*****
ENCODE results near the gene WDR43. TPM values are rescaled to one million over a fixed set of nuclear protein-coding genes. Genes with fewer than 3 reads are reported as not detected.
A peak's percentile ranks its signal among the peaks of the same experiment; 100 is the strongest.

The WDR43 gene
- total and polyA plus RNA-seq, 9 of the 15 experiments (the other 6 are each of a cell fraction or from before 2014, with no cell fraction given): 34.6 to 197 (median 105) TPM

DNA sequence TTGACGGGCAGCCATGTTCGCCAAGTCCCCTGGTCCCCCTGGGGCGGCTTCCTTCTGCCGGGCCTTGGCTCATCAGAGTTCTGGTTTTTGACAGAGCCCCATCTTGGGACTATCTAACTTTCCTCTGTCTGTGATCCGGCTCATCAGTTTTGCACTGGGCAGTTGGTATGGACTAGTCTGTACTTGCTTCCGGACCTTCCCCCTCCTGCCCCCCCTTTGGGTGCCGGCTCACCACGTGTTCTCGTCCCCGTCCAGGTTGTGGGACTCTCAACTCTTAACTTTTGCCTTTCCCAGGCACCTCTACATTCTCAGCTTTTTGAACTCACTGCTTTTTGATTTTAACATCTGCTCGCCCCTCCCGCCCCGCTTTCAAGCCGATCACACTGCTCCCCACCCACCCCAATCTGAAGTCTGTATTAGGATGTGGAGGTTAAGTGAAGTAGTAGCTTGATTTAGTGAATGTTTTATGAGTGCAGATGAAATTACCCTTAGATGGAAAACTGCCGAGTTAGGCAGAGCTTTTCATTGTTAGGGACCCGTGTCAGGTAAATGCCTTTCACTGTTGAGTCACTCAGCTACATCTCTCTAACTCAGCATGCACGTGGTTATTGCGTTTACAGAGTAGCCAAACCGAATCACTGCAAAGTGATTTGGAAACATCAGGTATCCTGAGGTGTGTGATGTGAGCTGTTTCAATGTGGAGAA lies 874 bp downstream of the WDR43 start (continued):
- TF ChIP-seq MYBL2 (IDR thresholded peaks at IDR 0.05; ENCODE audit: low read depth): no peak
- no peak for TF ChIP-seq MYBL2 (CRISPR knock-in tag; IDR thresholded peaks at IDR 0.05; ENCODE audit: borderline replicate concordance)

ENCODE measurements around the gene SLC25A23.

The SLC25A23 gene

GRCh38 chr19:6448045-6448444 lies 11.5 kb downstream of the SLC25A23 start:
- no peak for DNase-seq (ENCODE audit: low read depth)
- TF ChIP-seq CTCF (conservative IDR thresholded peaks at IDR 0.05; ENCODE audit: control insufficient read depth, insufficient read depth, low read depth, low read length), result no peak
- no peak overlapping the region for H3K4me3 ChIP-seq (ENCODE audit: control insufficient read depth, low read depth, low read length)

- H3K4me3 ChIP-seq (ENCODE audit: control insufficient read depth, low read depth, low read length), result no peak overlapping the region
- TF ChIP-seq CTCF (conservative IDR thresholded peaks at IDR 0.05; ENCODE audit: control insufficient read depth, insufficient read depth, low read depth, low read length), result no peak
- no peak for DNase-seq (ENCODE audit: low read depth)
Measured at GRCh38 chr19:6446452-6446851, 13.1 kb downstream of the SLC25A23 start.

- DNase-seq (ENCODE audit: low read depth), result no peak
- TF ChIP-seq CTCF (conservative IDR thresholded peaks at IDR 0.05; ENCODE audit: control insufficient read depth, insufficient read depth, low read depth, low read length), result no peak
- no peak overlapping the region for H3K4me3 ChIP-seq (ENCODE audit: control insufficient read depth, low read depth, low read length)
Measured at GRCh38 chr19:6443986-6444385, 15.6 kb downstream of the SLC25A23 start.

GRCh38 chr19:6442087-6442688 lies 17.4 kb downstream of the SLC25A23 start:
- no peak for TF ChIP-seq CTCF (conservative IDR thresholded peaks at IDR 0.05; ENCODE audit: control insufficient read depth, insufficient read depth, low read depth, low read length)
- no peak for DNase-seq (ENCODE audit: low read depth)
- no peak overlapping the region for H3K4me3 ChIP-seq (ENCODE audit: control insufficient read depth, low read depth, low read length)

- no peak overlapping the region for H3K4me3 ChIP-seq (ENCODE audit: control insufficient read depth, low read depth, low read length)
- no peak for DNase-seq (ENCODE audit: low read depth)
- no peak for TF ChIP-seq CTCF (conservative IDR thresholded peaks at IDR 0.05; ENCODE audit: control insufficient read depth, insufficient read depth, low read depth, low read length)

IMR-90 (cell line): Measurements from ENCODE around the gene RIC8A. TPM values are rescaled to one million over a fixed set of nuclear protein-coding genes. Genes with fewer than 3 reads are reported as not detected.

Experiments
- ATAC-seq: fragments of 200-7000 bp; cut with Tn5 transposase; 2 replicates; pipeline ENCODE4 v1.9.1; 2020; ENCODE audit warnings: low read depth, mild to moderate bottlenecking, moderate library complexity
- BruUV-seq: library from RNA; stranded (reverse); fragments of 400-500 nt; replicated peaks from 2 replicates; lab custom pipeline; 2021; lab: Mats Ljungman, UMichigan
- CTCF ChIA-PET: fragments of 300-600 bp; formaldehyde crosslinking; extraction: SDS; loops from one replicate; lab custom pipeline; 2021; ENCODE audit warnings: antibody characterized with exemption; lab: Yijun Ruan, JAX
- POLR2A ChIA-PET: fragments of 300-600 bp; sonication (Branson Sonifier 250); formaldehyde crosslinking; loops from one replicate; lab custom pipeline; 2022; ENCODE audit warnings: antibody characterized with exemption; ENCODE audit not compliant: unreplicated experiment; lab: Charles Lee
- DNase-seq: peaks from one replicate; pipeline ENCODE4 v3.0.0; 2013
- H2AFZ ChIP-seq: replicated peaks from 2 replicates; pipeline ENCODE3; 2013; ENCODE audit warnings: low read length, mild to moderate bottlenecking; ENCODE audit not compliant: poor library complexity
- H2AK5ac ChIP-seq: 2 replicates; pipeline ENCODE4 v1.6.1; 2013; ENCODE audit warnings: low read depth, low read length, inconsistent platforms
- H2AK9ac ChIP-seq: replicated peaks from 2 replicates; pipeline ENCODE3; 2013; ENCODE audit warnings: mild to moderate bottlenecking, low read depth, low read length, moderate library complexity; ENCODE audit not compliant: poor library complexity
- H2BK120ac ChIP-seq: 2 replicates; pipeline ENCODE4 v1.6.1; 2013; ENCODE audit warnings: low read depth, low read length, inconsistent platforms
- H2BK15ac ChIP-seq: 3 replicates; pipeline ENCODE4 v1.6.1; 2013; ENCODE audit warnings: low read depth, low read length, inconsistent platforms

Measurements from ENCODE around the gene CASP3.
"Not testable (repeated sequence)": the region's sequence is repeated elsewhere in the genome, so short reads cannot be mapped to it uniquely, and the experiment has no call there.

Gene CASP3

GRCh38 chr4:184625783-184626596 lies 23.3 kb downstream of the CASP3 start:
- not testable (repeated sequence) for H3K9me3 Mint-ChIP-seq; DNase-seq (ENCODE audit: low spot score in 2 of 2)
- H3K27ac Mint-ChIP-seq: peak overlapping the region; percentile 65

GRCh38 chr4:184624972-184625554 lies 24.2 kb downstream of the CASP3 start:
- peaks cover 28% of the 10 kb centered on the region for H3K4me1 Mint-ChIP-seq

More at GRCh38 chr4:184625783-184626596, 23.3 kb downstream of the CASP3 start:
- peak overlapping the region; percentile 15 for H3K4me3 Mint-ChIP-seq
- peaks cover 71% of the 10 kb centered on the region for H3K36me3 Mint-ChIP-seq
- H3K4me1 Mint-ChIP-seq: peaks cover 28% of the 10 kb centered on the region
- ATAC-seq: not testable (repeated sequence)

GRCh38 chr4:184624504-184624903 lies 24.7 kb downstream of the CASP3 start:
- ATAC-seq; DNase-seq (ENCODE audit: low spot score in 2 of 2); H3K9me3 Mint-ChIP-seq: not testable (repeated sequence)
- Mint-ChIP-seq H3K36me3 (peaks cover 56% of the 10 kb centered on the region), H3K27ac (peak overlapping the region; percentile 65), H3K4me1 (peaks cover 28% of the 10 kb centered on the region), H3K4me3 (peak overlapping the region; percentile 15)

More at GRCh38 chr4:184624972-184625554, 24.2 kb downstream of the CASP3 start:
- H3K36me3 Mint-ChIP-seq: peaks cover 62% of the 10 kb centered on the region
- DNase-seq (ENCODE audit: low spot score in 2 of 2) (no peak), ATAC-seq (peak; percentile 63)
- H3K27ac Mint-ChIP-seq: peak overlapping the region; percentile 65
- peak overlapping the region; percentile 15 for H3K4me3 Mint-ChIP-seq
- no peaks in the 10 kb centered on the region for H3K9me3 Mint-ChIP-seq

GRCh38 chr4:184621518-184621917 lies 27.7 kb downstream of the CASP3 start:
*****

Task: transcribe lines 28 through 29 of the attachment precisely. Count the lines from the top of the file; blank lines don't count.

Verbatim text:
- no peak for TF ChIP-seq CTCF (conservative IDR thresholded peaks at IDR 0.05; ENCODE audit: control insufficient read depth, insufficient read depth, low read depth, low read length)

IMR-90 (cell line): Measurements from ENCODE around the gene RIC8A. TPM values are rescaled to one million over a fixed set of nuclear protein-coding genes. Genes with fewer than 3 reads are reported as not detected.